Her: “Do you want kids?”
Me: “Today I do. I don’t know about tomorrow.”
I’ve been recently thinking about how different my life would be if I had a child. Specifically, Am I really ready to give up my time?
I know that there are
big unspeakable sacrifices to be made when one decides to bring life into this world. And I know that somehow, if I decide to take that step, I will gladly accept that challenge. But is it selfish to say otherwise, that I don’t want to fully and completely give up my time EVER? Does this somehow, make me a bad person? Not a “real” woman because I don’t want to be a mother?
No. As actress Joy Bryant eloquently points out in her essay defending her life decision:
Motherhood, in all its beautiful significance, is a job I do not want.
That doesn’t mean I don’t think I can handle it. That doesn’t mean I don’t admire and honor all the mothers in my life. It doesn’t mean I don’t have a special heart for the children I use my skills and training to service. It just means I can make a choice on what my purpose is going in this lifetime. And I shouldn’t have to defend it, but depending on the approach, I don’t mind engaging in the conversation.
I’m not sure what stance I take. I haven’t completely decided. These days, I’m not only fantasizing of the “fairy tale” of motherhood, but also of the habits I don’t want to change in my life. The sacrifices that are not in poems on Mother’s Day cards or very much talked about.
I like to sleep. I like to eat out excessively, I like to wake up when my body wakes me up on Saturdays. I like to work on my schedule. I like my weekends, and every second of free time that I can steal during the week. I like my life this way.
Speaking, writing, and living my truth. No apologies.
Amir is Arabic for prince, ruler or prosperous.
My first question to him is What is your name?
AFTER YOU WATCH:
The SLP growing in me wants to point out that Amir, at 3 years old, did exhibit a little bit of stuttering which is quite common at this age. Since I wrote a whole research paper about stuttering you should know that childhood stuttering is the most common form of stuttering and some children eventually grow out of it, while others don’t (for reasons not quite known, only speculated.) Stuttering is considered a fluency disorder, because it disrupts the “fluency and timing patterns” of speech and is characterized by 3 features: prolongations (draggggging out a sound longer than is necessary), blocks (airflow and movement/sound is completely stopped) and repetitions. You may be most familiar with repetitions, as it’s one of the most obvious signs that someone stutters. Repetitions is when “a sound, syllable or word is repeated several times to the point that it interrupts the flow of speech.” We hear Amir saying ‘and, and, and I‘ when he’s telling me about his family, he’s obviously a big talker who wants to share this information with me so I can say his excitement is probably what is causing him to repeat the word “and.” His repetitions occur in a short moment in time and don’t prevent him from getting his point across so I don’t think his parents have anything to worry about at this point. But I would tell his parents to be mindful about it as he gets older, since the longer-term stuttering occurs more in males than females (the last I read the ratio was about 4:1, male to female). [All quotes in this text are from Justice, 2010]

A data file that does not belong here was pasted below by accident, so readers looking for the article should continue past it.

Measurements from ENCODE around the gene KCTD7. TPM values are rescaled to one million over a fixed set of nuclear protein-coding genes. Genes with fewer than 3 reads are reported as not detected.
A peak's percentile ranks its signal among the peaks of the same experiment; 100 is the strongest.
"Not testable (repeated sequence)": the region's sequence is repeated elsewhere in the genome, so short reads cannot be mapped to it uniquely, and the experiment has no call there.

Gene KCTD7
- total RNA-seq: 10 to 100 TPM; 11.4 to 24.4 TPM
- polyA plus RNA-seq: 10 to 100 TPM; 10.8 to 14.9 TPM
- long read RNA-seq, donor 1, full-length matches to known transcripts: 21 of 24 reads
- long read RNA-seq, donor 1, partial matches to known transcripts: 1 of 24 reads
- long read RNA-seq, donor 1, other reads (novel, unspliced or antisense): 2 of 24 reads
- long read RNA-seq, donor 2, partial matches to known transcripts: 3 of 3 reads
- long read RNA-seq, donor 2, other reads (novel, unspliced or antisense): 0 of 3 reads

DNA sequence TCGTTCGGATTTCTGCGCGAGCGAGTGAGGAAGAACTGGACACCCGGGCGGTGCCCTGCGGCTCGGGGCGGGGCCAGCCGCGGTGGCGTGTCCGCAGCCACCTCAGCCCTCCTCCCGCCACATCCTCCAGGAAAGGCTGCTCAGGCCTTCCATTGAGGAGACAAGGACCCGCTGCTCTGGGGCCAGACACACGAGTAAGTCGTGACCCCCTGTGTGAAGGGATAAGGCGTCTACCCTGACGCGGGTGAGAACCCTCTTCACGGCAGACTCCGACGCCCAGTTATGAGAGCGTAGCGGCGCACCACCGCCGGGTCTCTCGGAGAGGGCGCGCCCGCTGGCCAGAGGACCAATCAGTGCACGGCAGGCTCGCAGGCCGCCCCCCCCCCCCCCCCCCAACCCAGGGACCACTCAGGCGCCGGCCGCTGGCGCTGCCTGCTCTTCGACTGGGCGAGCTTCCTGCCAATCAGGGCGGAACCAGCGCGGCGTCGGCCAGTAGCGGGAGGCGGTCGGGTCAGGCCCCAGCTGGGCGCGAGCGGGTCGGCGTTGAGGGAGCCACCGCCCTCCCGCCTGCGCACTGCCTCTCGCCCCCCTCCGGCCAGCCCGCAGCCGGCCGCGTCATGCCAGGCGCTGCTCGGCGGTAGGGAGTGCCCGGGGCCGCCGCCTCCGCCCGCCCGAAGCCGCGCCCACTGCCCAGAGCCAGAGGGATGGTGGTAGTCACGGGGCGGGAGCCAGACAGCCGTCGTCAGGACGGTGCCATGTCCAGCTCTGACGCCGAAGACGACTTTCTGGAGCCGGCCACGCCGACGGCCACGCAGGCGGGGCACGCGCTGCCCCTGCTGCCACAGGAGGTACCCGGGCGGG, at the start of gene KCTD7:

Not like I have the power to go around diagnosing people anyways (just yet), just observing the world around me with more critical/clinical eyes now. Grad School, go easy on meeeeee!!
Another critique I have about myself is that I’m very controlling around children (and in most relationships, as a matter of fact). The video sounded more like an interview than a conversation; I like to be the director. Sometimes certain therapy techniques require we let the children lead and initiate by allowing them time to show us their interests. I wonder if I will have a hard time with this, since I’m always thinking about what to say/ask next, how to lead the child or focus his attention on a specific task…it’s something I’ve been thinking about.
If you’re an #SLPeep, do you find it hard to not go around making assumptions about speech and language difficulties with kids in your family or complete strangers’ speech? How do you keep yourself from not jumping to conclusions?